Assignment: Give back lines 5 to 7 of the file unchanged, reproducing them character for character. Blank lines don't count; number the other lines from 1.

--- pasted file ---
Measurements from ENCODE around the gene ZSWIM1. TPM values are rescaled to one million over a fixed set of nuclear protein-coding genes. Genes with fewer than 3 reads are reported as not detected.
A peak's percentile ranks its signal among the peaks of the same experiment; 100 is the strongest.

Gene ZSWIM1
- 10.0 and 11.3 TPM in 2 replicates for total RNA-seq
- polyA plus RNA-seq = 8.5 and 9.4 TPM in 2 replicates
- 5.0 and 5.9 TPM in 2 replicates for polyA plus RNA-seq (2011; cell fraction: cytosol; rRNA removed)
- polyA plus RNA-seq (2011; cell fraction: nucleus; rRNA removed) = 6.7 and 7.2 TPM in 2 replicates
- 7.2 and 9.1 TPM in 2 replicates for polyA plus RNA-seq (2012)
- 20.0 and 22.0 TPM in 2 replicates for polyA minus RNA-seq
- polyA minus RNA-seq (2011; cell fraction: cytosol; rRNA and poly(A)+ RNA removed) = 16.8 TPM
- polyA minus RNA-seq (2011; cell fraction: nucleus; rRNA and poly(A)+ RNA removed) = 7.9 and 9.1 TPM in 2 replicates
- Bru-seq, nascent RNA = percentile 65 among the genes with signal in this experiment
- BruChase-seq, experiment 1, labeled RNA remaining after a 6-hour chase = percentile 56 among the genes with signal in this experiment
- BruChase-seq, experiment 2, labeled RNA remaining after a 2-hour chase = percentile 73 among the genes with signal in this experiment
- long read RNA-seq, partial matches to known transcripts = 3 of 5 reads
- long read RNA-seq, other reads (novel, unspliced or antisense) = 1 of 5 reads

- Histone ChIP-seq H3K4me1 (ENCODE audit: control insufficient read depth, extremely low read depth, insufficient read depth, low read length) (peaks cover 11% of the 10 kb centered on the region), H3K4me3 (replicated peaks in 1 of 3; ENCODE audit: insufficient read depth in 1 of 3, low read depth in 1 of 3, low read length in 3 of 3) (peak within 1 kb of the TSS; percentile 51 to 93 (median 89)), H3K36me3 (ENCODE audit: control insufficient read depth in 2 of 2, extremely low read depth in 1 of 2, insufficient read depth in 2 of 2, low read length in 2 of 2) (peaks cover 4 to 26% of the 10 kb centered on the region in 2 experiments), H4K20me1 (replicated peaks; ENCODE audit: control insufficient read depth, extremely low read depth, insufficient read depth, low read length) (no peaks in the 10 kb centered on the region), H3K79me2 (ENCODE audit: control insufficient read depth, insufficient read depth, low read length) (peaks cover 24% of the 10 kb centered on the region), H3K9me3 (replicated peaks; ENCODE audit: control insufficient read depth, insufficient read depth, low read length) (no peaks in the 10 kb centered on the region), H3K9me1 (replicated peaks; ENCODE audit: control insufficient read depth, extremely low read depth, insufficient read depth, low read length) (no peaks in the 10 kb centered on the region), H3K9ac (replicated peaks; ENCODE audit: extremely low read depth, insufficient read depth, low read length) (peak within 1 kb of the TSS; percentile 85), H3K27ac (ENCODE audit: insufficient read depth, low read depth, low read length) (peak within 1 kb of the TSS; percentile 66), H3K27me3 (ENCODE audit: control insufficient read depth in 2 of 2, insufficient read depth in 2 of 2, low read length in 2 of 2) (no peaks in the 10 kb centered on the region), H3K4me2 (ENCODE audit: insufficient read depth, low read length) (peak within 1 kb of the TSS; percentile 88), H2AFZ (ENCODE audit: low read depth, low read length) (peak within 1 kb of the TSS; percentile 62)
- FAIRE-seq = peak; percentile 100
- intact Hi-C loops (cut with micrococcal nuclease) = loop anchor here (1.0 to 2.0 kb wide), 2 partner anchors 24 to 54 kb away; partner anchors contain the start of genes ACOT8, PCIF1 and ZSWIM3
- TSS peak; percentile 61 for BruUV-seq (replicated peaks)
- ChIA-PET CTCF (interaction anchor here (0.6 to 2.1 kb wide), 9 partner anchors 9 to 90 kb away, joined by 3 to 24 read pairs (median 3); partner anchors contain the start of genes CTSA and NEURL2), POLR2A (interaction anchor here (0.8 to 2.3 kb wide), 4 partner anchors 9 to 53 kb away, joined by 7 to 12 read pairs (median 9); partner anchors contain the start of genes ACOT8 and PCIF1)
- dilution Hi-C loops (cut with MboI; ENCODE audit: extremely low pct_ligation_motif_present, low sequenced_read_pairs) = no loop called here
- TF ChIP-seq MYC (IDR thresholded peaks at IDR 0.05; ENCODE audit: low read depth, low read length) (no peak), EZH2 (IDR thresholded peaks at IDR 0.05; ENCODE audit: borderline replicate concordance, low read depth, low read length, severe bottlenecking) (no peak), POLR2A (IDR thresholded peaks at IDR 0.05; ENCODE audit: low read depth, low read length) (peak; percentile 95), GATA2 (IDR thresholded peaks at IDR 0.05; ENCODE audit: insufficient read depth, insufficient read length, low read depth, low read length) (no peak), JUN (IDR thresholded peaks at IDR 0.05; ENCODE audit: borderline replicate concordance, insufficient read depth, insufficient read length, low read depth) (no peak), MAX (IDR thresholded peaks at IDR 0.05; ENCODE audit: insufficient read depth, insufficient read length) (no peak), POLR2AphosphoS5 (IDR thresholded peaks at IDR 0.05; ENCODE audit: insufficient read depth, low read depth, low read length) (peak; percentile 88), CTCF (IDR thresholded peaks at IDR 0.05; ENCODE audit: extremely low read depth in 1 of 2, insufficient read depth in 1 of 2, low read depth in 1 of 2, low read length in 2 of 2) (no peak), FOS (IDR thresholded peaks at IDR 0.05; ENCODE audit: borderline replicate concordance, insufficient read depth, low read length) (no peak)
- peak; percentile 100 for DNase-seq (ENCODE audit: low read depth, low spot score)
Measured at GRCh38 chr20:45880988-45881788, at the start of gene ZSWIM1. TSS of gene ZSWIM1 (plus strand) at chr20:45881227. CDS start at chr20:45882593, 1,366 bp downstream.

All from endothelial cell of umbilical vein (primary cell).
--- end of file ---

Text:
- polyA plus RNA-seq = 8.5 and 9.4 TPM in 2 replicates
- 5.0 and 5.9 TPM in 2 replicates for polyA plus RNA-seq (2011; cell fraction: cytosol; rRNA removed)
- polyA plus RNA-seq (2011; cell fraction: nucleus; rRNA removed) = 6.7 and 7.2 TPM in 2 replicates